When I began to grasp my own understanding of learning theory and understanding of how that theory applies to my work as a teacher, I had to take a serious look at what type of person I am, a pragmatist, an objectivist, or an interpretist. Driscoll (2009) defines pragmatism as the idea that "reality exist but cannot be known directly." With pragmatism, knowledge is gained through both cognition and experience (Siemens, 2008). Objectivism follows the tenet "that reality is external and objective, and that knowledge is gained through experience" (Siemens, 2008, pg 9.). Interpretism is the belief that "reality is internal, and knowledge is constructed" (Siemens, 2008, pg. 9). At heart, I am an interpretist; though, you might see me as a blend of the pragmatic and interpretist if you were to watch me teach.
Because I see that knowledge should be constructed, you might consider me as someone that follows the constructivist theories of Bruner and others. This is a fairly accurate assessment. However, I am beginning to understand that our youth are, as Marc Prensky and others have stated, growing up as a digital generation, both socially and educationally (Prenksy, 2001). As digital learners, young people are forming connections, not just in the local community, but globally (Palloff and Pratt, 2007). This falls in line with George Siemens theory of connectivism. Connectivism is the idea that learning occurs at its greatest rate through networks and communities. As many would believe the idea that networks are formed purely in an external sense, Siemens states in his blog Elearnspace that these networks are formed "in at least three distinct ways: neural, conceptual, and external/social" (Siemens, 2008a).
Some may question the validity of connectivism as a learning theory. However, it does contain the critical elements of learning theory. Learning occurs through networks and communities, the diversity of these networks and communities are its influencing factors, memory is formed through adaptive patterns in the network, transfer occurs by sharing through the networks, and learning is dynamic, and flows from a diversity of resources (Siemens, 2008). It is important for learners not only to construct knowledge in the digital world but also to be able to transfer that knowledge to new situations and to other networks. This is an example of one way learners can transfer knowledge to others: to teach the topic themselves. This is a video two of my students created for just that purpose:
Finally, you might be asking, "What does this have to do with museums and curators?" Well, Siemens writes about four metaphors of education. The first is the "educator as master artist" where the teacher is the master who critiques and passes on his knowledge to a new generation of learners. Another metaphor is the "educator as network administrator." In this view, the educator assists learners in forming networks and connections. They also encourage learners to self-direct their own learning in the network. In a sense, the educator is the developer and maintainer of a learning network. A third metaphor, the "educator as concierge," allows the educator to guide, occasionally using lecture or to allow learners to work on their own (Siemens, 2008). The final metaphor is the "educator as curator." "A curator balances the freedom of individual learners with the thoughtful interpretation of the subject being explored" (Siemens, 2007, paragraph 9).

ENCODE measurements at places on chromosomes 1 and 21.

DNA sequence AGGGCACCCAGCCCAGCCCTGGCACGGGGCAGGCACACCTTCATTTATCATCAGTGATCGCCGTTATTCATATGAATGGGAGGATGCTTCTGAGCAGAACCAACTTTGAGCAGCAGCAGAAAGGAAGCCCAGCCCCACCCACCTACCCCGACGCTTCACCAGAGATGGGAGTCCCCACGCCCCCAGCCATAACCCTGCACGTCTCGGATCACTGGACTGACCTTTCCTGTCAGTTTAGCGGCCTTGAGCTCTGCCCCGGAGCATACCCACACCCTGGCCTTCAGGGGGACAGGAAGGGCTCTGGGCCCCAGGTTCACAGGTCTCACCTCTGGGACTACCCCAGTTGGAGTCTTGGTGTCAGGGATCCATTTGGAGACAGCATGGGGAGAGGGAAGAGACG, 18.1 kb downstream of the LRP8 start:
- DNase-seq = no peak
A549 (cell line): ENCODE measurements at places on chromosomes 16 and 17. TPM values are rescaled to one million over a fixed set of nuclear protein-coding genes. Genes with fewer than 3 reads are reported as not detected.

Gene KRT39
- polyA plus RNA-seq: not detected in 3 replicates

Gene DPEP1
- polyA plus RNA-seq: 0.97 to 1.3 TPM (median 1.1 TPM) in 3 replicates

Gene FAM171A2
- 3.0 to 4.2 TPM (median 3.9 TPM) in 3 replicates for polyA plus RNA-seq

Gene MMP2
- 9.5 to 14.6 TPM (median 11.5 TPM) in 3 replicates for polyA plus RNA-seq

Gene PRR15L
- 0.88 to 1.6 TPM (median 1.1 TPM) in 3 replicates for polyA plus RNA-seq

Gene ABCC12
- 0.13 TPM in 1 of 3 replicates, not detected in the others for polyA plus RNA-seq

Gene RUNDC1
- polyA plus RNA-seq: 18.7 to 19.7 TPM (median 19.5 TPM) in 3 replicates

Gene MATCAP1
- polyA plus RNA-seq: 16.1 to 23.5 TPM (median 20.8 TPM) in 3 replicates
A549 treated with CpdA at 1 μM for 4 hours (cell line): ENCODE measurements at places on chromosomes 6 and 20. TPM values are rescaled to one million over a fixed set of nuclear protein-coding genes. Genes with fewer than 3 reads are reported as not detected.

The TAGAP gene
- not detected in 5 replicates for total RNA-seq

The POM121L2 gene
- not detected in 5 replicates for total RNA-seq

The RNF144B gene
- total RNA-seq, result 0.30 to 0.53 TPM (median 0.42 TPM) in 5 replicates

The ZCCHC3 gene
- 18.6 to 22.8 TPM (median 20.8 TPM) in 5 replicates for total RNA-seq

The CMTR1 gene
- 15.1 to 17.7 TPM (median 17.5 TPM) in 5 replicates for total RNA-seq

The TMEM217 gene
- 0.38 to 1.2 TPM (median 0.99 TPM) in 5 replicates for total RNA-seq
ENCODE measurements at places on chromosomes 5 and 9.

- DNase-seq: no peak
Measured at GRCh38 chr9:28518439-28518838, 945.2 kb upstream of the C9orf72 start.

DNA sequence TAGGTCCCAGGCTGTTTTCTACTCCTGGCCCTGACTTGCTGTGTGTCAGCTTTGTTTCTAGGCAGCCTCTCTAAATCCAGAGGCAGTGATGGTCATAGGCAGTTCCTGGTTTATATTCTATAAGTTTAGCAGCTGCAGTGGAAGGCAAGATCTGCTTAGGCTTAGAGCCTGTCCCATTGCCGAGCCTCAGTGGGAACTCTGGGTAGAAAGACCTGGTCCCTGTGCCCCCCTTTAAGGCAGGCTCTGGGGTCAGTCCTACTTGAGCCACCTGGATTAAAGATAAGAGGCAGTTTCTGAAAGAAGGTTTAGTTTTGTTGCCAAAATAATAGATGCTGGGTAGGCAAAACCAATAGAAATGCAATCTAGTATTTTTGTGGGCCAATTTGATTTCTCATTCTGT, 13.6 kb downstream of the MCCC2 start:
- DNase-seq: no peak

I have long been the concierge, but have recently begun to work as a curator in my classroom. This metaphor makes most sense as I work with my students and shift the focus to what is best for them and not necessarily for me.
I am an educator. I am a learner. Realizing that the same is true for my students was revolutionary to me. They are educators. They are learners. This is why I have shifted to the curator.
Driscoll, M. P. (2005). Psychology of Learning for Instruction. (3d Ed.). Pearson Education, Inc., Boston
Palloff, R. & Pratt, K. (2007). Building online learning communities. (2nd Ed). Jossey-Bass: San Fransisco
Prensky, M. (2001). Digital natives, digital immigrants. Retrieved from http://www.marcprensky.com/writing/Prensky%20-%20Digital%20Natives,%20Digital%20Immigrants%20-%20Part1.pdf
Siemens, G. (2008a). Networked learning. Weblog entry. Retrieved from http://www.elearnspace.org/blog/2008/12/12/networked-learning/
Siemens, G. (2007). Networks, ecologies, and curatorial teaching. Retrieved from http://www.connectivism.ca/blog/2007/08/networks_ecologies_and_curator.html
Siemens, G. (2008, January 27). Learning and knowing in networks: Changing roles for educators and designers. Paper presented to ITFORUM. Retrieved from http://it.coe.uga.edu/itforum/Paper105/Siemens.pdf